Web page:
David Bourget (Western Ontario)
David Chalmers (ANU, NYU)
Rafael De Clercq
Jack Alan Reynolds
Learn more about PhilPapers
For the last 20 years or so, philosophers of mind have been using the term ‘qualia’, which is frequently glossed as standing for the “what-it-is-like” of experience. The examples of what-it-is-like that are typically given are feelings of pain or itches, and color and sound sensations. This suggests an identification of the experiential what-it-islike with such states. More recently, philosophers have begun speaking of the “phenomenology“ of experience, which they have also glossed as “what-it-is-like”. Many say, for example, that any acceptable materialism—or any acceptable account of the relation of mind and body—must “respect the phenomenology.”1 Typically, no examples beyond those mentioned in the first paragraph are offered. This suggests that the picture of the phenomenology that ”must be respected” is the what-it-is-like of bodily sensations, of sensations that occur in perception, and perhaps of certain analogous nonperceptual states, such as imaginings and image-like rememberings. According to the suggested picture, all there is to phenomenology is such states; intentional mental states—as such— have no phenomenology; there is nothing that it is like to undergo them. Although beliefs and desires are intentionally directed—i.e., they have aboutness—these mental states allegedly are not inherently phenomenal. On this view, there is nothing that it is like to be..
|Keywords||No keywords specified (fix it)|
|Categories||categorize this paper)|
Setup an account with your affiliations in order to access resources via your University's proxy server
Configure custom proxy (use this if your affiliation does not provide a proxy)
|Through your library||
References found in this work BETA
No references found.
Citations of this work BETA
Terry Horgan (2007). Mental Causation and the Agent-Exclusion Problem. Erkenntnis 67 (2):183 - 200.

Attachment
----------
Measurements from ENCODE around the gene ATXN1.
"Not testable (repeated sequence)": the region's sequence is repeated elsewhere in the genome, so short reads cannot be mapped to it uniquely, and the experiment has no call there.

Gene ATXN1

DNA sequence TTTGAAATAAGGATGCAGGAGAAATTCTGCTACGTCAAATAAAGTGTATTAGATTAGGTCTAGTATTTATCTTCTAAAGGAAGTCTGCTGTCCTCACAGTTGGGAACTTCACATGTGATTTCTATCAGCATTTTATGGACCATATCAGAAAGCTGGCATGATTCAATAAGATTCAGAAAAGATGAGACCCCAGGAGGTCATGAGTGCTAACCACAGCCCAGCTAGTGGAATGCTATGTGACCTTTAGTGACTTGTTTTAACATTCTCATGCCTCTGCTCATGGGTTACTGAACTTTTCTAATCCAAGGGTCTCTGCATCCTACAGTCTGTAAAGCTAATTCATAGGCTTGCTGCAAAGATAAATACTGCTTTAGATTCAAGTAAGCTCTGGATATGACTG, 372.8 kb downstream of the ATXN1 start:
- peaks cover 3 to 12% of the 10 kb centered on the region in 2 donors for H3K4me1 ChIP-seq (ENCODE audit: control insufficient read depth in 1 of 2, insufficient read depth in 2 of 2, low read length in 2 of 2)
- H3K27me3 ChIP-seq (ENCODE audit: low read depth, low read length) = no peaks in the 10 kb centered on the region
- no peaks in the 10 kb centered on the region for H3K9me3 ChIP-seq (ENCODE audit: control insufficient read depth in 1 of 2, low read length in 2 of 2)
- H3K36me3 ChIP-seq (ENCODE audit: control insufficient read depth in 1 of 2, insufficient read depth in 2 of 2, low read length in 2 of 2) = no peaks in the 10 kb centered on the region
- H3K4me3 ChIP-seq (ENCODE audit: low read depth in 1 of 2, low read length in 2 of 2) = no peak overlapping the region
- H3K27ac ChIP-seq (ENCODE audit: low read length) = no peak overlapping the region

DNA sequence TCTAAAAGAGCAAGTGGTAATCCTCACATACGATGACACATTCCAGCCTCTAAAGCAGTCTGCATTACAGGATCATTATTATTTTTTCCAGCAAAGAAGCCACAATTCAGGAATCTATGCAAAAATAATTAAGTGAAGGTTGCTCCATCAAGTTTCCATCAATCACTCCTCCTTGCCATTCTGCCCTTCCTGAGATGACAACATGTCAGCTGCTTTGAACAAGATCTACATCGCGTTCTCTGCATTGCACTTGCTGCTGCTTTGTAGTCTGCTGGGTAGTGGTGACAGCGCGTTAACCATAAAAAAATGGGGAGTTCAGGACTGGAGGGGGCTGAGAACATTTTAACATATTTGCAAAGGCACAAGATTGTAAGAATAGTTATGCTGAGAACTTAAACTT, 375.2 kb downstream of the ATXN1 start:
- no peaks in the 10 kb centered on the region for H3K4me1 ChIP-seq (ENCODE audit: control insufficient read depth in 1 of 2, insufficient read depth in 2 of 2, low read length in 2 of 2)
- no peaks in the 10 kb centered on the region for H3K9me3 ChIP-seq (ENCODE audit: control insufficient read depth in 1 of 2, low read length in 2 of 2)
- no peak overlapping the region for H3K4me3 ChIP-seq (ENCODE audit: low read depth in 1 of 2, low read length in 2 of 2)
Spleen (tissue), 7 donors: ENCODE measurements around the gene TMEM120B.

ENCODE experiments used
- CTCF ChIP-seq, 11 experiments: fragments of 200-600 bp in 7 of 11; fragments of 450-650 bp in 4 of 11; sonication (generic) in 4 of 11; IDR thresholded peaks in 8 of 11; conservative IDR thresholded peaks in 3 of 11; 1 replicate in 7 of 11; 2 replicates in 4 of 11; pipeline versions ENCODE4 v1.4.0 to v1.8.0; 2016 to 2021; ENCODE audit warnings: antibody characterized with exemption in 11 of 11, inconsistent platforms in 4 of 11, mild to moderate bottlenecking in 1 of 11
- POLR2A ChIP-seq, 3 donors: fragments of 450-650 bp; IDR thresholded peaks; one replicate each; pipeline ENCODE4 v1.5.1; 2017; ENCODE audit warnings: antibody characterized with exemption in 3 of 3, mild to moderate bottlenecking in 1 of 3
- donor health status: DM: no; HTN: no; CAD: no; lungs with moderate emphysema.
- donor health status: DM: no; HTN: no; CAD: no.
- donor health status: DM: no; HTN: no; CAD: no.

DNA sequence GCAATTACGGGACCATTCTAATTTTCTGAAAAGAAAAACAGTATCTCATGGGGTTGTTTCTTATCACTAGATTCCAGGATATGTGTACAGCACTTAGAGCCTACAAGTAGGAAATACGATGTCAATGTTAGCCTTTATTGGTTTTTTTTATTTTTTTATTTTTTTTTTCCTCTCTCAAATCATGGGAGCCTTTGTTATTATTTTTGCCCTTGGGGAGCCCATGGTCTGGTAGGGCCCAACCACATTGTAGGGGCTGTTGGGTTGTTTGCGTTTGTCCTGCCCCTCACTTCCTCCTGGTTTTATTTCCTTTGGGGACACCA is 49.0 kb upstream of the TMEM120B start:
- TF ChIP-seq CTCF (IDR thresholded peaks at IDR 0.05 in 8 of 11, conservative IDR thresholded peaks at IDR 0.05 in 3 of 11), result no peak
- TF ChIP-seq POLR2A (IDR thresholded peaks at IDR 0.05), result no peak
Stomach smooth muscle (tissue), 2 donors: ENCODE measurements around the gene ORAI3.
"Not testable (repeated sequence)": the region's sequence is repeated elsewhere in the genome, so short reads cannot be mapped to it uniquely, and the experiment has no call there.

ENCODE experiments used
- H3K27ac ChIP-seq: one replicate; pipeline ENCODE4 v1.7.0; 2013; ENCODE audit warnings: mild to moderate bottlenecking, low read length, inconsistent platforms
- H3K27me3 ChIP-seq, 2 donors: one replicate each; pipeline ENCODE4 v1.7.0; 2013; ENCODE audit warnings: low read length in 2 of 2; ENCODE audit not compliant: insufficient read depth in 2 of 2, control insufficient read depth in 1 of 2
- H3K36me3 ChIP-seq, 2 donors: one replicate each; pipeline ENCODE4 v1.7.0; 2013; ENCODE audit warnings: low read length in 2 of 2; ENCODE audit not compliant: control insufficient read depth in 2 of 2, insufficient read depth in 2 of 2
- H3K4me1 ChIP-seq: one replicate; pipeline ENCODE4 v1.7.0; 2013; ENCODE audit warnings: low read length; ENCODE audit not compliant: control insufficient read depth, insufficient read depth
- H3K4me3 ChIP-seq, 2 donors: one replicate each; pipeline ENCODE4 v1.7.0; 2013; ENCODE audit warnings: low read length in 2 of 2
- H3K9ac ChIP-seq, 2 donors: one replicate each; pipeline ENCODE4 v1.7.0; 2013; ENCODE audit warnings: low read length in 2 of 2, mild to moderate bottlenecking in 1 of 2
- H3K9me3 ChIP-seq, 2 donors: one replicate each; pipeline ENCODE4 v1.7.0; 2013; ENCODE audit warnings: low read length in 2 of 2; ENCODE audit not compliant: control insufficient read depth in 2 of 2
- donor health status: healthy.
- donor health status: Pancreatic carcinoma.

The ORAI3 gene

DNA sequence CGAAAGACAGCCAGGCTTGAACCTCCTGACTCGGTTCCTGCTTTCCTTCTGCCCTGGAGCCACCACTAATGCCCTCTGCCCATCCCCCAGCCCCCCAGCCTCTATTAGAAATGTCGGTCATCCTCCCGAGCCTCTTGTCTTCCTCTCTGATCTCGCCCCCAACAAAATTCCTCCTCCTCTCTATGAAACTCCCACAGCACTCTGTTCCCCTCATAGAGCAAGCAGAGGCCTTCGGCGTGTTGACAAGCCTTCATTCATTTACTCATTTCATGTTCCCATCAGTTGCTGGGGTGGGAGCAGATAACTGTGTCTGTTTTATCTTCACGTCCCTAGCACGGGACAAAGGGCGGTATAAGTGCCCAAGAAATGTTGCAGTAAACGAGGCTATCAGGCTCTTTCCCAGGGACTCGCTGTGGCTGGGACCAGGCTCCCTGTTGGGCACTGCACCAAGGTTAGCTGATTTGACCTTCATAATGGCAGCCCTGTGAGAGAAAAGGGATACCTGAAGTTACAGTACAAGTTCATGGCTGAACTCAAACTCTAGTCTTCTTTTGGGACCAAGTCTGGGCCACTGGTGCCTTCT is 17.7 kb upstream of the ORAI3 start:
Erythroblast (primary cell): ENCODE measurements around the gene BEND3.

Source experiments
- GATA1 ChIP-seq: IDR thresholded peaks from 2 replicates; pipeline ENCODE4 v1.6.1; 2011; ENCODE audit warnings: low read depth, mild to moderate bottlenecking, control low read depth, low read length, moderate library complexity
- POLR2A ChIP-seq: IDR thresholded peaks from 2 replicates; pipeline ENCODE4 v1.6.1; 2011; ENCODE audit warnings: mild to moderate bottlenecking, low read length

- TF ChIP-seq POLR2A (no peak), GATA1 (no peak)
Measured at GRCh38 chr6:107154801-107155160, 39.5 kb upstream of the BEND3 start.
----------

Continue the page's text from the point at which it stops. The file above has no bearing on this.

Similar books and articles
Terence Horgan & John Tienson (2002). The Intentionality of Phenomenology and the Phenomenology of Intentionality. In David J. Chalmers (ed.), Philosophy of Mind: Classical and Contemporary Readings. Oup Usa. 520--533.
Richard Menary (2009). Intentionality and Consciousness. In William Banks (ed.), Encyclopaedia of Consciousness. Elsevier.
Andrew R. Bailey & Bradley Richards (2014). Horgan and Tienson on Phenomenology and Intentionality. Philosophical Studies 167 (2):313-326.
Terry Horgan & Mark Timmons (2008). Prolegomena to a Future Phenomenology of Morals. Phenomenology and the Cognitive Sciences 7 (1):115-131.
Tim Bayne (2008). The Phenomenology of Agency. Philosophy Compass 3 (1):182-202.
Ron Chrisley (2009). Synthetic Phenomenology. International Journal of Machine Consciousness 1 (01):53-70.
Terence E. Horgan, John L. Tienson & George Graham (2003). The Phenomenology of First-Person Agency. In Sven Walter & Heinz-Dieter Heckmann (eds.), Physicalism and Mental Causation. Imprint Academic. 323.
Bennett W. Helm (2009). Emotions as Evaluative Feelings. Emotion Review 1 (3):248--55.
Paul M. Livingston (2005). Functionalism and Logical Analysis. In David Woodruff Smith & Amie L. Thomasson (eds.), Phenomenology and Philosophy of Mind. Oxford: Clarendon Press. 19.
Joel Smith, Phenomenology. Internet Encyclopedia of Philosophy.
Vittorio Gallese (2005). Embodied Simulation: From Neurons to Phenomenal Experience. [REVIEW] Phenomenology and the Cognitive Sciences 4 (1):23-48.
Uriah Kriegel (2013). Moral Phenomenology. In Hugh LaFolette (ed.), International Encyclopedia of Ethics. Blackwell.
Alva Noë (2007). The Critique of Pure Phenomenology. Phenomenology and the Cognitive Sciences 6 (1-2):231-245.
David J. Chalmers (2004). The Representational Character of Experience. In Brian Leiter (ed.), The Future for Philosophy. Oxford University Press. 153--181.
Added to index2010-12-22
Total downloads70 ( #22,495 of 1,101,861 )
Recent downloads (6 months)9 ( #28,705 of 1,101,861 )
How can I increase my downloads?